The plan for this episode of the Oracle Groundbreakers Podcast was to bring together a panel of experienced developers to compare and contrast cloud native development and low code development. Any such comparison has to start with definitions of the terms. The definition of low code is straightforward. As Joel Kallman, who leads the development team behind Oracle APEX, explained in our previous podcast, low code refers to “application development which does not require an excessive amount of code.”
Simple enough. But what about cloud native? Here’s how InfoWorld defines it: "cloud native computing takes advantage of many modern techniques including Platform as a Service, multi cloud, microservices, agile methodology, containers, CI/ CD and DevOps.”
“That's all the buzzwords thrown into one sentence,” observes Oracle ACE Director Martin Giffy D’Souza.
Maybe that’s inevitable in discussing any tech trend. And buzz doesn’t necessarily imply a lack of validity or value.
“Talking about cloud native is talking about buzzwords,” agrees Niels de Bruijn, an Oracle ACE Director and Business Unit Manager at MT AG. “But it's also more about getting the service very small so you don't have any monolithic approach, so you have very small services that can scale easily and interact with each other. It's a whole different approach. But things can also become quite complex in that approach, and Low Code is a part of it. You can do low code on top of a cloud native architecture if you want to. That's possible.”
Cloud native “can be accommodated by numerous Low Code platforms,” agrees Joel Kallman. “It's an approach to building and running applications that exploit the advantages of the cloud computing delivery model. Well, on low code platforms, you can use agile methods for your design, for your implementation, and for your delivery. In the case of APEX on the Oracle Cloud, would you run this in a container? Personally, I would not. But, again, this goes back to the question, do I have to run something in a container, or must it be microservice defined to be cloud native? I don't think that is mandatory. I mean, who defines what cloud native is, for example. If it is a question of how an application is built and delivered, then, absolutely, you can use low code platforms to deploy cloud native applications.”
Martin D’Souza also believes the two approaches can coexist. “You can have microservices do one unique feature that, for instance, APEX or any low code platform can't do. Who knows? Take the example of resizing an image. You can create a microservice for that, use a low code platform to integrate with that microservice and have a combination of both. We may not have called that ‘cloud native’ in the past, and people have been doing it for a while. But they can be complementary.”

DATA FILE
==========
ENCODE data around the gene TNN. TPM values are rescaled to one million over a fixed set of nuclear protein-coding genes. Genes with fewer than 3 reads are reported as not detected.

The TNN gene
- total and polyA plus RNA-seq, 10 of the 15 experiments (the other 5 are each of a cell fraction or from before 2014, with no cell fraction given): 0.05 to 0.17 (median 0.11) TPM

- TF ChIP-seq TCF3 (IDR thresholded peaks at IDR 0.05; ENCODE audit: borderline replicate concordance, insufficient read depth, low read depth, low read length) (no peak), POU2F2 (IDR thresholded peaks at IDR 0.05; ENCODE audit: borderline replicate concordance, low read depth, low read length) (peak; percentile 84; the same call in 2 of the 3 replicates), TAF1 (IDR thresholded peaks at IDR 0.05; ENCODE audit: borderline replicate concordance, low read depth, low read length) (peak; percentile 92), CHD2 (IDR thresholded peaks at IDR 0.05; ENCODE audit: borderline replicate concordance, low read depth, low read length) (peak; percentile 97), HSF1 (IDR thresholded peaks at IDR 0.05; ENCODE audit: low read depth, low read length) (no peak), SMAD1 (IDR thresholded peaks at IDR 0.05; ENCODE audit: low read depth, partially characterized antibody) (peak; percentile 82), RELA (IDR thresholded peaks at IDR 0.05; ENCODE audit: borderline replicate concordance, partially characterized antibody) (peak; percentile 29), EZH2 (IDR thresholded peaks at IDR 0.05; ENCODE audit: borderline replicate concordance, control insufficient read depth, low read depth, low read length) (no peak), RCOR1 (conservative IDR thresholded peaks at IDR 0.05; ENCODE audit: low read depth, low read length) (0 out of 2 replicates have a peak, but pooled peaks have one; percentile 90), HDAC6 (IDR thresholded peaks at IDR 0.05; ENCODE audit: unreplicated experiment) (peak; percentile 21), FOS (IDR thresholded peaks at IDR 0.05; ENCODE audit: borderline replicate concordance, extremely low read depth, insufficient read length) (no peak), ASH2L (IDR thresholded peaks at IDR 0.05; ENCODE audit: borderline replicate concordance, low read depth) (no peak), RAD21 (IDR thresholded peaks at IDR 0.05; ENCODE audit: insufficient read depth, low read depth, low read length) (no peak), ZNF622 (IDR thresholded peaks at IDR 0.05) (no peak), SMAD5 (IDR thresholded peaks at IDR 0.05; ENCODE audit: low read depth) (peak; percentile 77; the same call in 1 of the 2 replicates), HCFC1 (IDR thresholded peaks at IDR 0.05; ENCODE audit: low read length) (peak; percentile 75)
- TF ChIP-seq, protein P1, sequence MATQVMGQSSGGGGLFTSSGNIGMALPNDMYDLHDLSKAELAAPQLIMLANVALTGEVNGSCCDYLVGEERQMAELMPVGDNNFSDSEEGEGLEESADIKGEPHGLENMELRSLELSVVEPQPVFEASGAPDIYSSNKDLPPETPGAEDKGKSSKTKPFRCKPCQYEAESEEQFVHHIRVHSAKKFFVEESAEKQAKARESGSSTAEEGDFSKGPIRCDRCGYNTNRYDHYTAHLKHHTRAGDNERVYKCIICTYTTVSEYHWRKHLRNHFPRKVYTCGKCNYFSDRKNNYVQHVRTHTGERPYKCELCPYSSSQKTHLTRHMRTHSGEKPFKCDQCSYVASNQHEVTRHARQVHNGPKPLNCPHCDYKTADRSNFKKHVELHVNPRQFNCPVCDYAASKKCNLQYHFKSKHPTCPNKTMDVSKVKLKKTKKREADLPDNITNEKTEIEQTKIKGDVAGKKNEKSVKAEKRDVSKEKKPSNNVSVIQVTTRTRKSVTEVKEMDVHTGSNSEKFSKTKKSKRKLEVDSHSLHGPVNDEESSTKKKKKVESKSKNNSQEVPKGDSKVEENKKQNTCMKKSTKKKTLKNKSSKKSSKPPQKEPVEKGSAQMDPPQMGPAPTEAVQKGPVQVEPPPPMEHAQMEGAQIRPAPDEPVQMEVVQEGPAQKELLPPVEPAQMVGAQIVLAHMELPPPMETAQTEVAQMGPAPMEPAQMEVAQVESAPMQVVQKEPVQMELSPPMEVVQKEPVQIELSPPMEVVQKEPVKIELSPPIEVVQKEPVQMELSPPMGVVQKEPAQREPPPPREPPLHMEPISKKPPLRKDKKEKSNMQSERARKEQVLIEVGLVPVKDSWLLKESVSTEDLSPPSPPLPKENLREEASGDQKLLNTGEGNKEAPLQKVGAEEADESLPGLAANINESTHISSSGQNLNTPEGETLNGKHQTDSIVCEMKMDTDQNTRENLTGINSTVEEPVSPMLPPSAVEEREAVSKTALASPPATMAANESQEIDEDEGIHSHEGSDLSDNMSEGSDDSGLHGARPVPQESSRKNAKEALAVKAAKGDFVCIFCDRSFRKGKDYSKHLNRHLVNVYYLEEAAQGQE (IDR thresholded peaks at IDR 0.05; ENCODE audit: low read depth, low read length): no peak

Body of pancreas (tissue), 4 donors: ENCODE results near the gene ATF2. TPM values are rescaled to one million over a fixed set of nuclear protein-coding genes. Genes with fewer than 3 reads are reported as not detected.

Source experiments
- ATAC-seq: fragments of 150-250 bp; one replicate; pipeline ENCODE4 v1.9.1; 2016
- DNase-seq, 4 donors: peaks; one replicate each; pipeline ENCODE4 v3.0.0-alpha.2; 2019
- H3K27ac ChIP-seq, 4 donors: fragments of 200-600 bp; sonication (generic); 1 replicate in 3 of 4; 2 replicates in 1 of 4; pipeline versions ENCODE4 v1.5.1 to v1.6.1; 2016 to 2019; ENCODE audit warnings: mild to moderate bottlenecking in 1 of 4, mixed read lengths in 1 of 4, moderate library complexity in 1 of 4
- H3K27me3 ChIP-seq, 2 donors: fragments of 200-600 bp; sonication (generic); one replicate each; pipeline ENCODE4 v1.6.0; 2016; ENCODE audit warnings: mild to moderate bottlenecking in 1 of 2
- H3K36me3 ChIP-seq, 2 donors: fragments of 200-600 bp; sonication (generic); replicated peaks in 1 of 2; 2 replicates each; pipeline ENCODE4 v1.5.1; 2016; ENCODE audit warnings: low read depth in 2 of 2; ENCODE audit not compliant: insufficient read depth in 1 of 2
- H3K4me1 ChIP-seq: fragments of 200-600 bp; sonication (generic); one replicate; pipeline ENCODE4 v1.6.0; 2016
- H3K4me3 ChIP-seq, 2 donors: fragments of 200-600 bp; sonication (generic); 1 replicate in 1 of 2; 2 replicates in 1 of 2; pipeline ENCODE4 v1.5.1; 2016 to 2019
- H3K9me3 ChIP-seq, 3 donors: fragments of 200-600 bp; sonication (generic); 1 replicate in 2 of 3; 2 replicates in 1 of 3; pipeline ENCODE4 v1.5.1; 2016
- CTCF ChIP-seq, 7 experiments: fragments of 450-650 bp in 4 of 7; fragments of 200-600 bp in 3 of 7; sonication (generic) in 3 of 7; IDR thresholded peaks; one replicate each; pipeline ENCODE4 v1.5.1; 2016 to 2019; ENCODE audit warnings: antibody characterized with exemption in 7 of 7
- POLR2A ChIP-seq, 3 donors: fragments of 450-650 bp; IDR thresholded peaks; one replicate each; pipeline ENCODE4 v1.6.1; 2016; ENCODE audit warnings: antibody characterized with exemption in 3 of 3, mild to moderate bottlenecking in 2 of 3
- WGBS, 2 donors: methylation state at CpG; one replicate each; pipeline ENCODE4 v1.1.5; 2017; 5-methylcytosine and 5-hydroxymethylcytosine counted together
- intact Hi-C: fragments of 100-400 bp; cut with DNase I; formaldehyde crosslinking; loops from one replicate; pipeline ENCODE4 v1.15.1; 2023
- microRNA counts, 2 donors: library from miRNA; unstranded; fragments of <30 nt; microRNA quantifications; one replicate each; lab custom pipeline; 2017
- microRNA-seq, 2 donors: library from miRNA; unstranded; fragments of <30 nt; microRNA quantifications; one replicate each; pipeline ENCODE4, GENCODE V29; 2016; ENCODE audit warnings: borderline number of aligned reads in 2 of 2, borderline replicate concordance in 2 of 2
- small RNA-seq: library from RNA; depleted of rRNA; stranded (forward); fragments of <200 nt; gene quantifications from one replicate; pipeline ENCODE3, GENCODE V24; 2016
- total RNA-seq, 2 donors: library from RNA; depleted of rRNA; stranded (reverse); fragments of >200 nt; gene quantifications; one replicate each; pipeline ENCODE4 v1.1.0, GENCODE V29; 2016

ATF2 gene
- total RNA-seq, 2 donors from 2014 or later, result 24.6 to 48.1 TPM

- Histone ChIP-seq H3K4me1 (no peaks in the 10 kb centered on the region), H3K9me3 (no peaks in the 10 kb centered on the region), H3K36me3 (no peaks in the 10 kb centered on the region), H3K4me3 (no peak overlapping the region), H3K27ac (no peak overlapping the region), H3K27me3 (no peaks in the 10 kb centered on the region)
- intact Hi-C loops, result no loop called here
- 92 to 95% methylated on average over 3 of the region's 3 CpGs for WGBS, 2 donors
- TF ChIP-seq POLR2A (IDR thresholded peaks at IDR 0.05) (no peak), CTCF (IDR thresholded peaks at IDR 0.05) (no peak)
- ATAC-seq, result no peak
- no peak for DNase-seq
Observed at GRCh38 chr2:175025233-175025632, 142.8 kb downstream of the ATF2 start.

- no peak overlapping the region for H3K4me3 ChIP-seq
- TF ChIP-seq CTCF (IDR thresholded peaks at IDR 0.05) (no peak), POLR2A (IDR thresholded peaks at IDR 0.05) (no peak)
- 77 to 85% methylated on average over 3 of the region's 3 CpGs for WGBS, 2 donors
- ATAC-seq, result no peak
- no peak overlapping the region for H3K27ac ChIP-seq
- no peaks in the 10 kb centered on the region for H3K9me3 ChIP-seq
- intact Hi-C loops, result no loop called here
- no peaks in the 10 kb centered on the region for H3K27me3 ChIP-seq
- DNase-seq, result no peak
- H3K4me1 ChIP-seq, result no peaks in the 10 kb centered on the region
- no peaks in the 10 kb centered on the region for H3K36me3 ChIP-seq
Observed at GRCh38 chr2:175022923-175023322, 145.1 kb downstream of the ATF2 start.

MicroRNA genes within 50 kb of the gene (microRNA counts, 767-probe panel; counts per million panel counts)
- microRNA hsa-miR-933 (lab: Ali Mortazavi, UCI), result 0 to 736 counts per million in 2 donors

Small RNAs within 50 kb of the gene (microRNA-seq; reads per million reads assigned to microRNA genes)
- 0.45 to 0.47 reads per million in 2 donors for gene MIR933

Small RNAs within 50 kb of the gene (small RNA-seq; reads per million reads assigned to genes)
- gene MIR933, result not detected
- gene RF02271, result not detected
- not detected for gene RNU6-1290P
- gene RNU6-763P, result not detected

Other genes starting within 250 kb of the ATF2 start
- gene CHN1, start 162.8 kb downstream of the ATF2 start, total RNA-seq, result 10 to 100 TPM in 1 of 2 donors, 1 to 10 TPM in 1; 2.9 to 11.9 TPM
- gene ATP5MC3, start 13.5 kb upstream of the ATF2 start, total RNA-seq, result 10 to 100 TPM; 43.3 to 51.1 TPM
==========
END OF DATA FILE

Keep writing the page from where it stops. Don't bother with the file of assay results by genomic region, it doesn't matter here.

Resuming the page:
But each approach offers particular advantages, when applied in the proper context. “You have to look at the use cases where we should use cloud native,” advises Niels de Bruijn. “If you look at big companies that have very complex processes, you wouldn't start off building a monolithic application with everything in it. You would split it up into several modules and eventually run those as web services and orchestrate them, especially when they should synchronize that data between various subsystems. I think this is a whole different use case than one where you would use load code. You can use APEX wherever you want. I've seen cases where in a very complex environment, low code and APEX was being used as a front end on top of that, and then we actually exchange data using web services. So that's possible. But it's a whole different topology. If you talk to architects, they will give you all those buzzwords, and they live for those buzzwords, and those projects are really big. We’re talking about multi millions of projects going on in that area. So it's not something you would do for a business department, saying, ‘hey, I've got this spreadsheet here, and I would like to have that solved in a web application.’ If you look at the numbers, the number of cloud native projects going on, those aren’t big numbers. If you look at low code numbers, those are really huge, worldwide. There are thousands of projects going on for low code projects. That's a difference there.”
Those differences are critical in determining which approach to apply. Cloud native applications, according to Oracle ACE Director and Groundbreaker Ambassador Roel Hartman, Director at APEX Consulting, “are usually smaller, very dedicated applications. The low code applications we build are usually pretty big, because if you're building a very focused, small low code application, it doesn't make sense. It makes more sense if you're building a bigger application, because the benefit is bigger.”
Understanding which approach is a matter of determining the answers to the critical questions. “Is low code application development suitable for every business problem?” asks Joel Kallman. “And likewise, is cloud native suitable for every business problem? Is it a function of the people doing the development? Is it a function of the scope or complexity of the business problem? How would you break that down?”
Listen to the complete program for a deeper dive into how the panelists determine those answers.